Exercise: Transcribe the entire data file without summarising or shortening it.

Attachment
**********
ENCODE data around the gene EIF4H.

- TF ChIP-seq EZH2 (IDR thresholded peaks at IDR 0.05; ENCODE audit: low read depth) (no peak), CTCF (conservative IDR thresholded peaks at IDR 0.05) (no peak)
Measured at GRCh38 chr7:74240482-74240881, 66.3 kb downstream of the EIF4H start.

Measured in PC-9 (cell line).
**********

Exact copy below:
ENCODE data around the gene EIF4H.

- TF ChIP-seq EZH2 (IDR thresholded peaks at IDR 0.05; ENCODE audit: low read depth) (no peak), CTCF (conservative IDR thresholded peaks at IDR 0.05) (no peak)
Measured at GRCh38 chr7:74240482-74240881, 66.3 kb downstream of the EIF4H start.

Measured in PC-9 (cell line).